Ethnicity and federalism: the case of Ethiopia

This article on ethnicity and federalism in Ethiopia is based on research carried out in 21 African countries, in the former Soviet Union and the contemporary Russian Federation, and in Spain. The ethnopolitical situation in Ethiopia is complex. The federal character of the Ethiopian State is an important form of ethnoterritorial self-determination. Although Ethiopia’s experience shows that the federal system has made little progress in improving the ethnopolitical situation and eliminating interethnic tensions, some positive trends can be detected: the legislative fixation of the states’ constitutional powers; the formation of local self-government bodies. which makes it possible to solve a sizable part of the problems of preserving ethnocultural diversity; the multicultural character of the federal centre; the opportunity for citizens to study their mother tongues and apply them in education; thelegislative fixation of the fundamentals of ethnocultural autonomy by forming special zones and ‘woreda’ in some states. The future of Ethiopia as a federation and its political stability depend heavily on the relations between the Amhara, Tigray and Oromo and on the effectiveness of the government’s attemps to involve ethnic minorities in the federalization process. Ref., sum. in French and Italian. [Journal abstract, adapted]

Title: Ethnicity and federalism: the case of Ethiopia
Author: Ismagilova, Roza
Year: 2004
Periodical: Africa: rivista trimestrale di studi e documentazione
Volume: 59
Issue: 2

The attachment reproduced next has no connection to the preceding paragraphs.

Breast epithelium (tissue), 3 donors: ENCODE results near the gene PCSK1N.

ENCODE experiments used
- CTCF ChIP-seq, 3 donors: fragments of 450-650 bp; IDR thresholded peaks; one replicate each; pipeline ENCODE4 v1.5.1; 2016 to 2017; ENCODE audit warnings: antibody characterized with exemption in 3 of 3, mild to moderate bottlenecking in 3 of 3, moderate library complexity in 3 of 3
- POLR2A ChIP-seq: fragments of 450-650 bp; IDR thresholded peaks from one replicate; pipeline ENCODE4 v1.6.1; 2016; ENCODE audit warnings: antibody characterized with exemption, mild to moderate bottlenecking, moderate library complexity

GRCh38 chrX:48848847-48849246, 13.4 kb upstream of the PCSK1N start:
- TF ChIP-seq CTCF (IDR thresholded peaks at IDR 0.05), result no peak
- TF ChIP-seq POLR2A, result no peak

Pages: 179-200
Language: English
Geographic term: Ethiopia
External link: https://www.jstor.org/stable/40761737
Abstract: This article on ethnicity and federalism in Ethiopia is based on research carried out in 21 African countries, in the former Soviet Union and the contemporary Russian Federation, and in Spain. The ethnopolitical situation in Ethiopia is complex. The federal character of the Ethiopian State is an important form of ethnoterritorial self-determination. Although Ethiopia’s experience shows that the federal system has made little progress in improving the ethnopolitical situation and eliminating interethnic tensions, some positive trends can be detected: the legislative fixation of the states’ constitutional powers; the formation of local self-government bodies. which makes it possible to solve a sizable part of the problems of preserving ethnocultural diversity; the multicultural character of the federal centre; the opportunity for citizens to study their mother tongues and apply them in education; thelegislative fixation of the fundamentals of ethnocultural autonomy by forming special zones and ‘woreda’ in some states. The future of Ethiopia as a federation and its political stability depend heavily on the relations between the Amhara, Tigray and Oromo and on the effectiveness of the government’s attemps to involve ethnic minorities in the federalization process. Ref., sum. in French and Italian. [Journal abstract, adapted]